Doing what needs to be done
Cyclone Idai struck Mozambique and Zimbabwe in March 2019, leaving countless dead and others still missing. The storms, floods and landslides left a severe trail of destruction to homes, local subsistence and commercial agriculture projects and community infrastructure. Acknowledging that he possessed the skills, ability and equipment to help save lives, he embarked on a solo mission to the disaster zone where he was adopted by Econet (Zimbabwe's largest telecommunications , media and technology company) and led the remote rescue operations in the wake of the cyclone that struck Chimanimani district.
He later joined forces with his friend Wayne Williamson and together they went on to Mozambique to give their skills in remote aid logistics to remote villages that were affected there. He still describes the 5 days in Chimanimani and 5 days in Mozambique as both life changing and at the same time fulfilling. From high angle rescue, swift water rescue, hanging from helicopters and ropes, forging rivers, and mountains, they did whatever it took to save lives. Hard and emotional work –yet he would not hesitate to do it again - as he is passionate about making a difference!
‘’All animals are important in the ecosystem; not just the cute and fluffy ones’’ says Paul, who in his younger years was described as the ‘’9-year old expert snake- catcher’’. His love for wildlife and the environment dates back to when he was a child and would rescue and relocate snakes under the supervision of his mom. Marketing his services through fliers on car windscreens, he was regularly called to attend to snake invasions in people’s homes.
He laughs as he shares how, on one occasion he responded to a call and upon arrival, the homeowner, expecting an older snake –catcher, assured Paul not to worry as the expert was on his way to remove the cobra from the pool. Fortunately, his mom was present to vouch for his expertise, much to the homeowner’s embarrassment! Paul has continued working with the National Parks and other conservation groups in educating people on the need to avoid killing reptiles as this leads to extinction. He also focuses on creating awareness of the options available for catching reptiles that encroach on human territory. Highlights in his later years include rescuing a crocodile at the Victoria Falls Bridge, as well as removing a large black mamba from beneath a 92-year old lady’s bed.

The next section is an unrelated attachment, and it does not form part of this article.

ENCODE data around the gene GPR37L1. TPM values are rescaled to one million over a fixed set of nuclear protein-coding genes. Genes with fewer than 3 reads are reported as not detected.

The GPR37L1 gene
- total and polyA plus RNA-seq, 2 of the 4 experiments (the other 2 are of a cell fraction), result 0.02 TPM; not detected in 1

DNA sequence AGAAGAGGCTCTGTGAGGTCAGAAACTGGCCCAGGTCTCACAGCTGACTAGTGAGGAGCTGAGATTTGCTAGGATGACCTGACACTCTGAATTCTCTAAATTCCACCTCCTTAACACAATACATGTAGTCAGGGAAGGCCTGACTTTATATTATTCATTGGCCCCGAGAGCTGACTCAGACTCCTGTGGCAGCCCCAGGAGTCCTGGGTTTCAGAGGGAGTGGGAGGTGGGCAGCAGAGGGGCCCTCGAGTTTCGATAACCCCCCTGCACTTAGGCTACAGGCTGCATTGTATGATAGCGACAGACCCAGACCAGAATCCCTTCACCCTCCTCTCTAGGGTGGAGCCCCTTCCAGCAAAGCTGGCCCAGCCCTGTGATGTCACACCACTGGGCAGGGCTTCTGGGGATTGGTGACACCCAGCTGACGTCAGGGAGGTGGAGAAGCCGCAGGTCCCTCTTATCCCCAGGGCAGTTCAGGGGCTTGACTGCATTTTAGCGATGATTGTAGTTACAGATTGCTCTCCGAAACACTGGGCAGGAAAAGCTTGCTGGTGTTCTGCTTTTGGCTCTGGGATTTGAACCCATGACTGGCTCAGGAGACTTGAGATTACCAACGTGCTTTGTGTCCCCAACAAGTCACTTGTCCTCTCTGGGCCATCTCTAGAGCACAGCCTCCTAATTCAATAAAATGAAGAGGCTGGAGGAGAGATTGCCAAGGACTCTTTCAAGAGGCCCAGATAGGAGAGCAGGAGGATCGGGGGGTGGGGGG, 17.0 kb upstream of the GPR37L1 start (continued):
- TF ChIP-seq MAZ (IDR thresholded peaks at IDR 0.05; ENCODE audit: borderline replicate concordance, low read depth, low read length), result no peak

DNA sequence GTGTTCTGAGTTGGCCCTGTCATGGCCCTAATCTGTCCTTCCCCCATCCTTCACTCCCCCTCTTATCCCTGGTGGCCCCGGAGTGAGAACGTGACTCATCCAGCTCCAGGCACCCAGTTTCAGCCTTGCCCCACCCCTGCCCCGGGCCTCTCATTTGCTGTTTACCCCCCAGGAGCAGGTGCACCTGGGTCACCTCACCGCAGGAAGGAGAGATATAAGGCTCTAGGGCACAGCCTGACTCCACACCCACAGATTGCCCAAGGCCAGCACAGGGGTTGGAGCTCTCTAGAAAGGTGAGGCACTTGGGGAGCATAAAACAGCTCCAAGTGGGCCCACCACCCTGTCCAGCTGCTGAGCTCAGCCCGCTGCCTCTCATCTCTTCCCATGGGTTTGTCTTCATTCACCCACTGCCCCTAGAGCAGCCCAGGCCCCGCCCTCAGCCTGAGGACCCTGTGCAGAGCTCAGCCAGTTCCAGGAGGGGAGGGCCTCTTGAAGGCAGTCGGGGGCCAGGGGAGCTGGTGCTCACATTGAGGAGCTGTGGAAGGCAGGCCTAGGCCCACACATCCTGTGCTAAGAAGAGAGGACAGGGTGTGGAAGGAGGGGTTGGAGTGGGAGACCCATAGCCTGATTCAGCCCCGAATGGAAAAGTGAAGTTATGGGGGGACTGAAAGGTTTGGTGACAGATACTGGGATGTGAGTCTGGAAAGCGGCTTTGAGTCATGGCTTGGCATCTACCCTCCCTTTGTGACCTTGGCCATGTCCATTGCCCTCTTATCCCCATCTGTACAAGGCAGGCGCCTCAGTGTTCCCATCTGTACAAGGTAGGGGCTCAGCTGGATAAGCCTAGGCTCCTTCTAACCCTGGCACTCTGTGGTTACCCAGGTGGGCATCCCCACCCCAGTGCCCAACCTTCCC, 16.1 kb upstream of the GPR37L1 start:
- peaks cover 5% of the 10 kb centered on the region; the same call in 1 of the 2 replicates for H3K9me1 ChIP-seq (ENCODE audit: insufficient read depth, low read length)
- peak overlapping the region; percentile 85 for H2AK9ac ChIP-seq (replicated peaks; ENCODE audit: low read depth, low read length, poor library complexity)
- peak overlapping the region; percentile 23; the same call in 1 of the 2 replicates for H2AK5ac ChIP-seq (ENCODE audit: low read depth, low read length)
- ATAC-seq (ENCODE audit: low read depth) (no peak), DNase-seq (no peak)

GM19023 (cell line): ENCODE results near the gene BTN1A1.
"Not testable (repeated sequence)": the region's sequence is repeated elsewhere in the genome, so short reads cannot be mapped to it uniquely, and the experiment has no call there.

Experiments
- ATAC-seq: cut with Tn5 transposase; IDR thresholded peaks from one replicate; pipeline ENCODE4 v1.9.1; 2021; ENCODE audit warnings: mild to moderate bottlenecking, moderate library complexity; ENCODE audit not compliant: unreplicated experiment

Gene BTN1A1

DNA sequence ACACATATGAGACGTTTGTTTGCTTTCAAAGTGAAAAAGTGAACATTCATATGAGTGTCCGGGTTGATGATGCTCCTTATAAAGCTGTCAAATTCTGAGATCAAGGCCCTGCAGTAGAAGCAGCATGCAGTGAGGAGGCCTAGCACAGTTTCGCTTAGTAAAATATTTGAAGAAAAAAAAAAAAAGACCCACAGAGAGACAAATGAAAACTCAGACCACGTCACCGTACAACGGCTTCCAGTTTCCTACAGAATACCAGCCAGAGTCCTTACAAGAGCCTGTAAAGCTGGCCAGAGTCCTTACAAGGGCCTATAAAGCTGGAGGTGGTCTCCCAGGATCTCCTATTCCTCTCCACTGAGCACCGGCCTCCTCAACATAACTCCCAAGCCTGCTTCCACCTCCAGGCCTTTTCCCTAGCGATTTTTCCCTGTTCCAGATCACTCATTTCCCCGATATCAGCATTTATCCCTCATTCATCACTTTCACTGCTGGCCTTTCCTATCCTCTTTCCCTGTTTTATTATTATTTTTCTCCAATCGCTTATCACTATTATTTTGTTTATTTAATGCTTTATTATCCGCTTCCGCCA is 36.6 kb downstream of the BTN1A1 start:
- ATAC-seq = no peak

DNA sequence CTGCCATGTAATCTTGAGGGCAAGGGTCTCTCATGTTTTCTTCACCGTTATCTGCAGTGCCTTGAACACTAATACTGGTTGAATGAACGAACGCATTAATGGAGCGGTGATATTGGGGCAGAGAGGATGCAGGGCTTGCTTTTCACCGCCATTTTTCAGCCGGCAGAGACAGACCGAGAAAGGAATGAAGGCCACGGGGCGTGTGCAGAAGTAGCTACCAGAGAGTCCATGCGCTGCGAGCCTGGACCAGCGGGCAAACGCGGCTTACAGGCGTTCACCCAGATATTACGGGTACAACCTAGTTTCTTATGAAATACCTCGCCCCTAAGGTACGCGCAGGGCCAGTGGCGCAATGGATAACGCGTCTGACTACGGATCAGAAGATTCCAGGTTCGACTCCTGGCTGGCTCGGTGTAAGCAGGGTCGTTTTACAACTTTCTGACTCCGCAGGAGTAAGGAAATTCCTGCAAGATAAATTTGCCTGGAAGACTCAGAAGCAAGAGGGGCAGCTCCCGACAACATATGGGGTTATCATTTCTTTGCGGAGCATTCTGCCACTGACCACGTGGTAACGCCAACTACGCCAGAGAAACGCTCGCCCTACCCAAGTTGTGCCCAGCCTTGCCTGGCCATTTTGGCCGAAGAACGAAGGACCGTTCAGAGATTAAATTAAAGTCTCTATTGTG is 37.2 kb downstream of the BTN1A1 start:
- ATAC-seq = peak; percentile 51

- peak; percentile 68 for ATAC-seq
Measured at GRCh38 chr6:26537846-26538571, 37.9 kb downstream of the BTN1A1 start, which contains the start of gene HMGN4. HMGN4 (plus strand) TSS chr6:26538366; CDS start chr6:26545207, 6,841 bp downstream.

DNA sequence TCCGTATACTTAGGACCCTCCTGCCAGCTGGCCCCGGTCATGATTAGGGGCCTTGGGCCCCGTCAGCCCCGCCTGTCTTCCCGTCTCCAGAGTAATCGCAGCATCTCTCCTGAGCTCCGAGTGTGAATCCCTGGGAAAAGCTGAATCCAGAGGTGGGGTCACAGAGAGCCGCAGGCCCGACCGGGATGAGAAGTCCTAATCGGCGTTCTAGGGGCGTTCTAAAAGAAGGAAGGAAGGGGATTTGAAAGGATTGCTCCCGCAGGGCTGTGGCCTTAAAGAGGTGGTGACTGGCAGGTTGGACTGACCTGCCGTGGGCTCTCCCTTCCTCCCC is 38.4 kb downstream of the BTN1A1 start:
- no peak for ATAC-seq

“So-shing with Suntwe”
An offspring of the lockdown and inspired by his writing the “Chronicles of Suntwe”, is “So-shing with Suntwe”- Suntwe being his nickname on the Zambezi and meaning Hyena in Tonga, while “so-shing” is a Zimbabwean slang term for “socialising”. This show which streams on Facebook, is made up of conversations between two people on a live broadcast. Every Wednesday at 7 pm CAT, there are chats about anything, including an exploration of perspectives and opinion-sharing. Paul believes diversity is a brilliant teacher.
‘’I do not base my identity on being right all the time, but on looking for the right solutions. To find the right solutions, one must be willing to be wrong and willing to explore perspectives you have not considered before.” Paul concludes.
To be a guest on “So-shing with Suntwe”, interested parties can direct message him on Facebook. Passionate about impactful dialogue that’s smothered in inspirational messaging, Paul hopes to connect with wider audiences that share his same values, bringing hope and a positive outlook on life, one person at a time.
“I see the mountain that needs to be climbed, I take responsibility for that climb, I plot my course and I begin the ascent!”